THE THIRD PERIOD (1827-1830)

The Kalisperides (‘Good Eventiders’)

Having taken Gramvousa, the revolutionaries launched a brief campaign in west Crete to stir up the Christian population anew. But the memory of the recent defeat had led to hesitancy among the Rizites (those living on the fringes of the White Mountains) and the Sphakians. Their fears were borne out when successive defeats led to the breakup of the small force that had gathered in the Kydonia area.

Various small bands were active throughout Crete over the following years. Taking refuge at times on Gramvousa and at others in the mountain massifs, they carried out lightning attacks, making rural areas unsafe for the Muslims. As they often disguised themselves as Muslims and were active during the night, they acquired the sobriquet Kalisperides (‘Good Eventiders’) or Pataxies, being more generally called Gramvousians. Military guards were stationed in various villages to tackle them, while at the same time the Muslims established equivalent bands known as the Zourides (‘Martens’), which employed similar tactics to deal serious blows to the Kalisperides.

The Merambello Campaign

In the belief that Crete should be an area in revolt within the context of negotiations for the formation of the Greek state, a fresh campaign was organized in the autumn of 1827, aimed at the area of Merambello in east Crete. Under the command of Ioannis Chalis the area was swiftly brought under the revolutionaries’ control, but the arrival of various new leaders with their forces led to wrangling over the issue of command and, above all, handling of the rich spoils. Having lost cohesion, the revolutionaries suffered a crushing defeat at the battle of Mochos in December 1827. Over the following days they abandoned the area by any possible means, enabling the Muslims to enter Merambello and the wider area.



For the Merambello campaign, a corps of cavalry under Hatzi Michalis Talianis or Dalianis had been enlisted from mainland Greece. This small force reached Gramvousa in early 1828, by which time the entire operation had failed.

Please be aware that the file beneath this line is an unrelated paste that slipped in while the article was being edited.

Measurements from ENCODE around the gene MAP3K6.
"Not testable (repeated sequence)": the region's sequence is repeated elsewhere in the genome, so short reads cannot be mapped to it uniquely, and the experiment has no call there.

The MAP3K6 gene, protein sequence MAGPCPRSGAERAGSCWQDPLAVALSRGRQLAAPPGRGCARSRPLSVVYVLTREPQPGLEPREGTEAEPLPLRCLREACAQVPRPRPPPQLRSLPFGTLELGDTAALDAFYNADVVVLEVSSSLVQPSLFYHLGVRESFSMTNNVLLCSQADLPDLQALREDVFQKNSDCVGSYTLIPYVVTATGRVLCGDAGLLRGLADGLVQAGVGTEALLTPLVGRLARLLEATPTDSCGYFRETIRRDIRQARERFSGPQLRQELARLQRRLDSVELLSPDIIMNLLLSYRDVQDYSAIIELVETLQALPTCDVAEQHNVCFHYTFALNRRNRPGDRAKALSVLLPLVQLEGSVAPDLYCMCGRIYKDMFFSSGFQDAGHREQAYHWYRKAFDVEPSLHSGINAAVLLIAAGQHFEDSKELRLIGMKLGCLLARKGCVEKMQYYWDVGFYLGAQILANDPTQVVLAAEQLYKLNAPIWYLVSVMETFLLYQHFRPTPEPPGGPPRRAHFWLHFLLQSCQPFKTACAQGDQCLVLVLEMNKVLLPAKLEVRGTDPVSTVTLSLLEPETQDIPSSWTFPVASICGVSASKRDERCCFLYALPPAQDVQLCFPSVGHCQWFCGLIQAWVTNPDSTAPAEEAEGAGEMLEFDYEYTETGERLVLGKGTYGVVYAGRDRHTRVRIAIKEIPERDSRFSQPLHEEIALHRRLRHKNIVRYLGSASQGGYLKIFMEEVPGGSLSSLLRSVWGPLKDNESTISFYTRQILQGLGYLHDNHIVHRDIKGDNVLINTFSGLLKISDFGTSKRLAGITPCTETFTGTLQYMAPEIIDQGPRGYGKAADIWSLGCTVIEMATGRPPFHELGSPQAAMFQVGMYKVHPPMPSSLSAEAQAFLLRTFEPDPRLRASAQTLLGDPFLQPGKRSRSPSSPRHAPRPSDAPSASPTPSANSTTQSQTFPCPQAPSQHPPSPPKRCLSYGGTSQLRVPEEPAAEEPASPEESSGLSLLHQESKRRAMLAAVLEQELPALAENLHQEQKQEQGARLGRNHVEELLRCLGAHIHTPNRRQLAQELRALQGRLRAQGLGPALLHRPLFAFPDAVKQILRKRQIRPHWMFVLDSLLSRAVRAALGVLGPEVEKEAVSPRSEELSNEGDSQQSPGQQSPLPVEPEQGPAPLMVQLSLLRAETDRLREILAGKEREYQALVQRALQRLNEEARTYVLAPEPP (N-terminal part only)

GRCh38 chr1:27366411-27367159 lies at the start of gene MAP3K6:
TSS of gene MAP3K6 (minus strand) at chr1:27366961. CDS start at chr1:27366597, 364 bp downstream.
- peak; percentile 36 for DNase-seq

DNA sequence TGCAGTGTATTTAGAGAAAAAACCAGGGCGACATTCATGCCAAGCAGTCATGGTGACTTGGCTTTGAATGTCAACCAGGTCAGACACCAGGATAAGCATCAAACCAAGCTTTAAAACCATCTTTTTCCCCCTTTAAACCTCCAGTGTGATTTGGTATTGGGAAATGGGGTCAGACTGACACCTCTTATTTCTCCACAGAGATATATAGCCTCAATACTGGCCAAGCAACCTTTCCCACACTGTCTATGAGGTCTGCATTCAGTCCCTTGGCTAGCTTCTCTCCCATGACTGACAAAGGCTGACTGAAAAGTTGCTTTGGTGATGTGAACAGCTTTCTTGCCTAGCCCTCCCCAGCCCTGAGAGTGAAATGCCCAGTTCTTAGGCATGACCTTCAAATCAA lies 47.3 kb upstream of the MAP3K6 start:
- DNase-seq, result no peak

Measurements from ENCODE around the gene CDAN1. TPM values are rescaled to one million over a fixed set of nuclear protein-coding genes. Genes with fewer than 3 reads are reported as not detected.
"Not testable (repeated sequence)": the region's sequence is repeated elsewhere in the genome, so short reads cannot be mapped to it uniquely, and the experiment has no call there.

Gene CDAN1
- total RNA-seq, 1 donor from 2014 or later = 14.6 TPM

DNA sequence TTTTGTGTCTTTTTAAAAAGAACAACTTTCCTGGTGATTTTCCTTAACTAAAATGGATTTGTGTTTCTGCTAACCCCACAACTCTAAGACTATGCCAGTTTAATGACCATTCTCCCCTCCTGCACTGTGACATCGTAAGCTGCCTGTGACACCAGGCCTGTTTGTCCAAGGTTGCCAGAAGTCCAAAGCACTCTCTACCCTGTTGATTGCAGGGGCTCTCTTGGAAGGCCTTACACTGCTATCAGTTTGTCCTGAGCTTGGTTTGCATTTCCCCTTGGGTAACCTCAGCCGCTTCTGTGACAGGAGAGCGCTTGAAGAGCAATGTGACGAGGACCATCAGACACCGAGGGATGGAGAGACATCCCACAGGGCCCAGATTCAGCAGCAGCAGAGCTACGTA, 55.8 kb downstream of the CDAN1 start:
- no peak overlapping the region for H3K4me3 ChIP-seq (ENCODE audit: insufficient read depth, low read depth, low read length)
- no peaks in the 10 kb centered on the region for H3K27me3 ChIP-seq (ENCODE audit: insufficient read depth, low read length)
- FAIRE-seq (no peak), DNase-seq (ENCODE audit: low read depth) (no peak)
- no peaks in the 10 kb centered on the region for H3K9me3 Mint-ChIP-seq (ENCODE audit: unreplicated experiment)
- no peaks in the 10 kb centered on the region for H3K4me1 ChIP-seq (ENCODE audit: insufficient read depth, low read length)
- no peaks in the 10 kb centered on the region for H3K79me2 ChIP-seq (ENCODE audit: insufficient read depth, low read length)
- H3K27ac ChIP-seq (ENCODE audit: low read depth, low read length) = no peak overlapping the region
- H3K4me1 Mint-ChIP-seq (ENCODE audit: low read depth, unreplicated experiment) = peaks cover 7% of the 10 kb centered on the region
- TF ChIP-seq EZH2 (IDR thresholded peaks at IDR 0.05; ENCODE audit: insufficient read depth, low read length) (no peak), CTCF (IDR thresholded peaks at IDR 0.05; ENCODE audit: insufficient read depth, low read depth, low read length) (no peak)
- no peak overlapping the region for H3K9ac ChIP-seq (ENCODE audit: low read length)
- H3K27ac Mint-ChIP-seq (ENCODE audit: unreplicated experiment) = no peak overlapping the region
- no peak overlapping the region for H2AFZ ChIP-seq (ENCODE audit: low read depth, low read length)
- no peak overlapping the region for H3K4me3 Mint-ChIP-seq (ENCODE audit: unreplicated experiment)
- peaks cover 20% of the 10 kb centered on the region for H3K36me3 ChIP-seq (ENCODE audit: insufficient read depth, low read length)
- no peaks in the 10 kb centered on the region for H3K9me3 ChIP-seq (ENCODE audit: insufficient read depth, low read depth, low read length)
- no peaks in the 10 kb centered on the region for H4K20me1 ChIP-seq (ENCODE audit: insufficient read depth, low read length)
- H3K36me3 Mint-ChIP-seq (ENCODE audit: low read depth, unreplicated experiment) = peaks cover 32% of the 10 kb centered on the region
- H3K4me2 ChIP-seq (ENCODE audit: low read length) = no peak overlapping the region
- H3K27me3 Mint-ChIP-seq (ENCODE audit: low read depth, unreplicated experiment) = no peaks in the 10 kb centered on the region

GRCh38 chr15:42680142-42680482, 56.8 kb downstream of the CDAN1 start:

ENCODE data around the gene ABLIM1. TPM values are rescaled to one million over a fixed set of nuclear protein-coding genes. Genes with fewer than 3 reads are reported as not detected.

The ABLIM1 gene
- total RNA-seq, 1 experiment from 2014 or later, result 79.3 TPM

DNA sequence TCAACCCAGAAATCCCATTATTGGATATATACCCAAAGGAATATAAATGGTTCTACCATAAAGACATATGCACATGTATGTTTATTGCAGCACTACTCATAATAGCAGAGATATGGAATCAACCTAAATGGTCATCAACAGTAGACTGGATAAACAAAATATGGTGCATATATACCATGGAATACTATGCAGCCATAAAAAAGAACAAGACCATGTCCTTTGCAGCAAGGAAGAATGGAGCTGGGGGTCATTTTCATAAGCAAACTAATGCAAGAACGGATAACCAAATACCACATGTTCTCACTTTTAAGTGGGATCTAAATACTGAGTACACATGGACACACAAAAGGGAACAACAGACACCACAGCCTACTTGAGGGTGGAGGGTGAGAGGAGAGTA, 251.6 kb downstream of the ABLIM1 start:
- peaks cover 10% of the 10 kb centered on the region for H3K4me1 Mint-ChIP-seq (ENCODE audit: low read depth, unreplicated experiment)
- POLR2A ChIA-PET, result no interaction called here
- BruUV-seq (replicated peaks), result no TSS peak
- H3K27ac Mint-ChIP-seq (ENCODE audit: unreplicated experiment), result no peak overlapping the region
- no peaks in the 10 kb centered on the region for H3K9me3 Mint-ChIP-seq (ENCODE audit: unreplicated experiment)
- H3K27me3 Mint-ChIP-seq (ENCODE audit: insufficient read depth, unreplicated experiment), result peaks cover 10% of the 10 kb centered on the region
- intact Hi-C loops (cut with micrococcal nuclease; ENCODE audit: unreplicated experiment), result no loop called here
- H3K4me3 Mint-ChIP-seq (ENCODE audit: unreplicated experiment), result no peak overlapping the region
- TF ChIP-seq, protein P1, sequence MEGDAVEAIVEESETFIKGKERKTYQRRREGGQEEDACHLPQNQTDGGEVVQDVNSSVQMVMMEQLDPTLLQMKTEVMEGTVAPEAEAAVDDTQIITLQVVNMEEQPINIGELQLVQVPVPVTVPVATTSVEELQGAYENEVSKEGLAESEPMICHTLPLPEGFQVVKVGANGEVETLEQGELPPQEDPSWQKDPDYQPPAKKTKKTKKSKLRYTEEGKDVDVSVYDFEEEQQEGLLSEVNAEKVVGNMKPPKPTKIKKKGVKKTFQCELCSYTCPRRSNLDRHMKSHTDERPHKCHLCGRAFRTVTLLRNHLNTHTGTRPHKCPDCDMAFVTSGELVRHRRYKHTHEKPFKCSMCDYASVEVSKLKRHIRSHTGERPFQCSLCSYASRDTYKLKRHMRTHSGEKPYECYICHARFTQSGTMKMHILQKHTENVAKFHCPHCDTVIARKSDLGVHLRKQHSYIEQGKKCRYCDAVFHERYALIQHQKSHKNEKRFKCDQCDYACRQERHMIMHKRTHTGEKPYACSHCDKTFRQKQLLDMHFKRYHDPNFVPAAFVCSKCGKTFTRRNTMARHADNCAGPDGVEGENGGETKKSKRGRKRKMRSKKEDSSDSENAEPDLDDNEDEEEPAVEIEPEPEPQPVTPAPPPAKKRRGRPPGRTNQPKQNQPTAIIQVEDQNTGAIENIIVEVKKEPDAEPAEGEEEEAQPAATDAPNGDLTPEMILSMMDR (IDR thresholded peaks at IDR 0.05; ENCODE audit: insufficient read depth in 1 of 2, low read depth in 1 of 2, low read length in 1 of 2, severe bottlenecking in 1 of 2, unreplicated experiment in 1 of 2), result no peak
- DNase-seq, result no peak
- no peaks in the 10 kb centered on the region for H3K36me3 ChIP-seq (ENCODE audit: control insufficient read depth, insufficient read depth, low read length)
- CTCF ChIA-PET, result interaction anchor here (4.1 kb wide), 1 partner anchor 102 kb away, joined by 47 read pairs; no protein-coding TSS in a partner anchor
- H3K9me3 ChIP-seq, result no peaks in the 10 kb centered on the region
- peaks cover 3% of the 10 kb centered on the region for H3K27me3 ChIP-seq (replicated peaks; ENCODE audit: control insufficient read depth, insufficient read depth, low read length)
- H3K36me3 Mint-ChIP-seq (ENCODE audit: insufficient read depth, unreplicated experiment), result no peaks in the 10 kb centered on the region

In early February the men moved to Sphakia, where it was proposed they be stationed on the small plain of Frangokastello. Cut off from its supply centres, far from the sea and surrounded by narrow passes, the Muslim army in the area could have been encircled and overwhelmingly defeated. But Talianis refused to follow the plan, provoking the remaining revolutionaries to withdraw their participation.

As many local rebel leaders had predicted, in the ensuing battle the Muslims were not slow to break down all defences, killing Talianis and blockading the revolutionaries inside the old Venetian stronghold. Muslim fears that they might be trapped in the area soon led to an agreement and the withdrawal of the besieged revolutionaries. Thereafter, however, the Sphakians and other armed bands pursued the Muslim army on its retreat, inflicting heavy casualties.

The Final Clashes

The battle at Frangokastello sparked the revival of the revolution throughout most of Crete. Yet unlike in previous years, especial care was taken to establish political and military bodies.

In search of a new field of combat, in late 1828 the revolutionaries overran Sitia, securing a number of short-lived successes. A few months later, under the command of Kapodistrias’ representative John (Johann) Hane, mass attacks were carried out on both Chania and Rethymnon, though to no substantial effect.

Exhausted by the protracted war, both sides now engaged in skirmishes, awaiting the outcome of diplomatic processes. The final decision exempting Crete from the new state in February 1830 led to some final pushes to maintain the revolution, hand in hand with repeated representations to European courts.

In late 1830 the Muslim army gradually began to retake the Cretan countryside, bringing a lasting end to the revolution that had begun almost ten years earlier.